This is the final segment of this topic. You might have noticed in the video that Listo is using a target. I have a target on one end and no target at the other end. For the rest of Listo’s training until he retires he will have a target occasionally in use. This maintains the focus and criteria that I expect. It also allows me some freedom in my position. More on that later.
When we left off from the last post I was putting all the pieces together. I next train Listo to target on a full dogwalk. I do not push him for speed at this point. I do not want him walking though. I like a nice canter with no extra push. This allows for control at the bottom. The height of the dogwalk is 2 feet. Once I see control with the wait, touch and release, with speed (introduced after other criteria is established) I raise the dogwalk to full height. With the new height the criteria will need to be reestablished.
Once Listo shows me he understands the criteria at the new height, I begin to change my position. This has already begun by making sure that I am not consistent with my body language with the target and wait on the dogwalk. I want my position to be random so that the target is offered without prompting from a physical cue. This will make it easier to step away later.
From here on in I change my position so that I am leading out or letting him lead me to the target. I am either driving ahead of him or driving him from behind. I use a push word like “go” to keep him focused on his path to the target, especially when I am behind him. I will click and treat when he is on the dogwalk and then release and turn him to try again while going to the other end. This becomes a game and Listo learns to retry the dogwalk. I make sure that he always ends when I want it to end and he does not get to choose without my say so. If he does I do not “punish” him for it. My fault that he had the opportunity and you don’t want to kill the drive to try. If he offers me something great I will in fact reward it. That said I make darn sure he doesn’t get the opportunity to do it again. I don’t want him to learn to obsess over it.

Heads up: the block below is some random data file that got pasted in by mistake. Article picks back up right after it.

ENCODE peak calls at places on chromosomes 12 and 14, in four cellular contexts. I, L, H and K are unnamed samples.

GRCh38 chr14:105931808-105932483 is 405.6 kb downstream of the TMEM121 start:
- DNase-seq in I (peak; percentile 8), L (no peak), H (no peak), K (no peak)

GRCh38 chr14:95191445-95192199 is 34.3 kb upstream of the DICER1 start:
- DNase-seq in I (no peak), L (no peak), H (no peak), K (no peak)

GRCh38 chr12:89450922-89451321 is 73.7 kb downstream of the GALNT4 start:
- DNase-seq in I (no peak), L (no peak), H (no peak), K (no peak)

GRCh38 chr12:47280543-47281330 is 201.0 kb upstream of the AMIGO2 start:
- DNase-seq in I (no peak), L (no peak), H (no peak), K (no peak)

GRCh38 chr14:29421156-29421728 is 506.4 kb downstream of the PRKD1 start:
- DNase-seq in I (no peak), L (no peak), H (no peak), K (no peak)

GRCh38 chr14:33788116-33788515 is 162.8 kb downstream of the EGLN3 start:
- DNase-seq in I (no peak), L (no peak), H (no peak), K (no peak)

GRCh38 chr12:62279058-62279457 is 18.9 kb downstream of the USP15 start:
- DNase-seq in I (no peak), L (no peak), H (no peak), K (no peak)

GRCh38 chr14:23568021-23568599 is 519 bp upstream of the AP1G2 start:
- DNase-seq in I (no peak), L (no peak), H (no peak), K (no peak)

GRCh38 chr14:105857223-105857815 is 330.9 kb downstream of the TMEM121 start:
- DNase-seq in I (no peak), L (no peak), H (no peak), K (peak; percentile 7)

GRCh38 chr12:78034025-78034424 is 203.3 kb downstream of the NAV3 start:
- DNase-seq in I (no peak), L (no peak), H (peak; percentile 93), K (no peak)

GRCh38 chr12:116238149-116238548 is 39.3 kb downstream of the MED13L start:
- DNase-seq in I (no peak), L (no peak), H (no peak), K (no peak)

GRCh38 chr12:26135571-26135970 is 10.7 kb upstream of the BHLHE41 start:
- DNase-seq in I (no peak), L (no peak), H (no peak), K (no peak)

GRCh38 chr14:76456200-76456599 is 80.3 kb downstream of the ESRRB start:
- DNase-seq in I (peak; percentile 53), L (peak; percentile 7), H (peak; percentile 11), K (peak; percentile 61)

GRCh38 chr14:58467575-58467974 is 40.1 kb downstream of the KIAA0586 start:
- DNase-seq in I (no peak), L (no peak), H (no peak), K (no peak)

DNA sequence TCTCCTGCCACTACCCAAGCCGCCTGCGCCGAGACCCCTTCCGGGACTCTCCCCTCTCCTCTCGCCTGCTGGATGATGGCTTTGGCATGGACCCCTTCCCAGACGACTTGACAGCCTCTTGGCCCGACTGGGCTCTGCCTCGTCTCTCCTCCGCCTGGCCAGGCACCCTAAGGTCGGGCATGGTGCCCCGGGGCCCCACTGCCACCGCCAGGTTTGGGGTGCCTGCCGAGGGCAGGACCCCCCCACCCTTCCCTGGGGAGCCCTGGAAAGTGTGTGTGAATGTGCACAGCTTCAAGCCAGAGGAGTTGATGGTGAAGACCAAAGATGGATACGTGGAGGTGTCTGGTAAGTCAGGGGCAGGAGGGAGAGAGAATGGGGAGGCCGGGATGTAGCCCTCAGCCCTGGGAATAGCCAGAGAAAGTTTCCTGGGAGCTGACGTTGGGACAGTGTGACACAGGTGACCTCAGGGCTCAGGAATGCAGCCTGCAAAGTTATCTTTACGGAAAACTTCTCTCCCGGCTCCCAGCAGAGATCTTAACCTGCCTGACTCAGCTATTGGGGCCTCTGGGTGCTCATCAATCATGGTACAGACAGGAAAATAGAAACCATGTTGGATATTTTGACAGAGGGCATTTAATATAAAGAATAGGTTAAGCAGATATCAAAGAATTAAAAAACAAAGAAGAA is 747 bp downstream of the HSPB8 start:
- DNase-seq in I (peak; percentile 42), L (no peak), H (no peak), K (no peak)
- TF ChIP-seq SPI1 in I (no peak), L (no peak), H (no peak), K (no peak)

While Listo is targeting I will start to move away from the end of the dogwalk. Laterally, ahead or behind. separating gradually. If Listo makes a mistake I try again. I will try to keep my position the same to see if Listo will offer to do the right behaviours. If not then what I was asking was too much. I will go back to a position where I know he will be successful. Then I try to change my position again.
Once he shows me that he can be semi consistent I begin to add distractions to the dogwalk. Examples are the placement of tunnels underneath or at the end or some other obstacle that Listo enjoys like the weave poles. When I do a dogwalk training session I would say I do no more than 15 repetitions and in fact I have done as few as 6. I get what I want from the session and I move on to something else.
That’s it for this post on Listo’s dogwalk training. Hope you enjoyed it! For those that thought to time his dogwalk he is consistent around 3 seconds. This isn’t super fast but it is a speed that I am comfortable with for safety’s sake. I can speed him up if I wish. In fact, once he demonstrates his understanding in the ring I will begin to introduce a speed release. It’s important to note that this should be randomly used or you will lose your target training. When executed properly it will look like he has a running dogwalk. The speed release is his release command given as he hits the yellow, bypassing the target behaviour. These posts are interactive so if you have any questions please feel free to pm me or use the discussion aspect of the blog!